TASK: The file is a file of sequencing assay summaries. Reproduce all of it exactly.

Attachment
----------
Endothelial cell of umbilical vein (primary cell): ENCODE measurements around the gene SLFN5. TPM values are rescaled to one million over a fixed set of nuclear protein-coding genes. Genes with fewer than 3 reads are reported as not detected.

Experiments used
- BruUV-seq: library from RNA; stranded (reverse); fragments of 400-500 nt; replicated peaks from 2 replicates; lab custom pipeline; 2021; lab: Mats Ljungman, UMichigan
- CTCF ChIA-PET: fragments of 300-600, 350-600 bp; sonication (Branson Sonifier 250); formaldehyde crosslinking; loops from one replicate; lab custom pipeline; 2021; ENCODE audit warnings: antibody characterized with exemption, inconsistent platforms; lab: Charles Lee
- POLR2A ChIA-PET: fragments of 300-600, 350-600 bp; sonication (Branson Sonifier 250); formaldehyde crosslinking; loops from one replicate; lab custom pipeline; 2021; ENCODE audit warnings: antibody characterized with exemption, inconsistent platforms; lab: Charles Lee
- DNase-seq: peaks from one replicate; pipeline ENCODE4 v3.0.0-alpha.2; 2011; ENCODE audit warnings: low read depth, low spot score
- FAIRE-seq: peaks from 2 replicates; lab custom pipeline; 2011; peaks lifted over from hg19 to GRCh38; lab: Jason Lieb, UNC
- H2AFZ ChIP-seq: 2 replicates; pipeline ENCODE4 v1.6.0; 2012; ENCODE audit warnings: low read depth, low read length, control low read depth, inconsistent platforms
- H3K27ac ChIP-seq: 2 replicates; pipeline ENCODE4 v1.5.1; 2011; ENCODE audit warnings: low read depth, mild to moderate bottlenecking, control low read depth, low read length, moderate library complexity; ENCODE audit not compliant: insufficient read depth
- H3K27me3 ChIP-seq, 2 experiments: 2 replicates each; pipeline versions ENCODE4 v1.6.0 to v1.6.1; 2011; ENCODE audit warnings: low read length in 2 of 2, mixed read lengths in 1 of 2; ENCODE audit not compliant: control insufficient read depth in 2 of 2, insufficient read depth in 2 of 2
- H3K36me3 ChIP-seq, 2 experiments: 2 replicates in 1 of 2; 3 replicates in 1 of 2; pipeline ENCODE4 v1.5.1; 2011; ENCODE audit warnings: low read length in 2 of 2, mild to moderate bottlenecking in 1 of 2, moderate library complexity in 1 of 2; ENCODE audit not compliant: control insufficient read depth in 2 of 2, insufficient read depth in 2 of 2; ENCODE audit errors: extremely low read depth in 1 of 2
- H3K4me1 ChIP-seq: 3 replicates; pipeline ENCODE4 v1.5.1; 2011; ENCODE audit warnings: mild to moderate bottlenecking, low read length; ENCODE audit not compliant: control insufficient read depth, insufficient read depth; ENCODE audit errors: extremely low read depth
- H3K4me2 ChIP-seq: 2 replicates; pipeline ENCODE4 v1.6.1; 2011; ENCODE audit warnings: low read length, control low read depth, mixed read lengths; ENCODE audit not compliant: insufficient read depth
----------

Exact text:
Endothelial cell of umbilical vein (primary cell): ENCODE measurements around the gene SLFN5. TPM values are rescaled to one million over a fixed set of nuclear protein-coding genes. Genes with fewer than 3 reads are reported as not detected.

Experiments used
- BruUV-seq: library from RNA; stranded (reverse); fragments of 400-500 nt; replicated peaks from 2 replicates; lab custom pipeline; 2021; lab: Mats Ljungman, UMichigan
- CTCF ChIA-PET: fragments of 300-600, 350-600 bp; sonication (Branson Sonifier 250); formaldehyde crosslinking; loops from one replicate; lab custom pipeline; 2021; ENCODE audit warnings: antibody characterized with exemption, inconsistent platforms; lab: Charles Lee
- POLR2A ChIA-PET: fragments of 300-600, 350-600 bp; sonication (Branson Sonifier 250); formaldehyde crosslinking; loops from one replicate; lab custom pipeline; 2021; ENCODE audit warnings: antibody characterized with exemption, inconsistent platforms; lab: Charles Lee
- DNase-seq: peaks from one replicate; pipeline ENCODE4 v3.0.0-alpha.2; 2011; ENCODE audit warnings: low read depth, low spot score
- FAIRE-seq: peaks from 2 replicates; lab custom pipeline; 2011; peaks lifted over from hg19 to GRCh38; lab: Jason Lieb, UNC
- H2AFZ ChIP-seq: 2 replicates; pipeline ENCODE4 v1.6.0; 2012; ENCODE audit warnings: low read depth, low read length, control low read depth, inconsistent platforms
- H3K27ac ChIP-seq: 2 replicates; pipeline ENCODE4 v1.5.1; 2011; ENCODE audit warnings: low read depth, mild to moderate bottlenecking, control low read depth, low read length, moderate library complexity; ENCODE audit not compliant: insufficient read depth
- H3K27me3 ChIP-seq, 2 experiments: 2 replicates each; pipeline versions ENCODE4 v1.6.0 to v1.6.1; 2011; ENCODE audit warnings: low read length in 2 of 2, mixed read lengths in 1 of 2; ENCODE audit not compliant: control insufficient read depth in 2 of 2, insufficient read depth in 2 of 2
- H3K36me3 ChIP-seq, 2 experiments: 2 replicates in 1 of 2; 3 replicates in 1 of 2; pipeline ENCODE4 v1.5.1; 2011; ENCODE audit warnings: low read length in 2 of 2, mild to moderate bottlenecking in 1 of 2, moderate library complexity in 1 of 2; ENCODE audit not compliant: control insufficient read depth in 2 of 2, insufficient read depth in 2 of 2; ENCODE audit errors: extremely low read depth in 1 of 2
- H3K4me1 ChIP-seq: 3 replicates; pipeline ENCODE4 v1.5.1; 2011; ENCODE audit warnings: mild to moderate bottlenecking, low read length; ENCODE audit not compliant: control insufficient read depth, insufficient read depth; ENCODE audit errors: extremely low read depth
- H3K4me2 ChIP-seq: 2 replicates; pipeline ENCODE4 v1.6.1; 2011; ENCODE audit warnings: low read length, control low read depth, mixed read lengths; ENCODE audit not compliant: insufficient read depth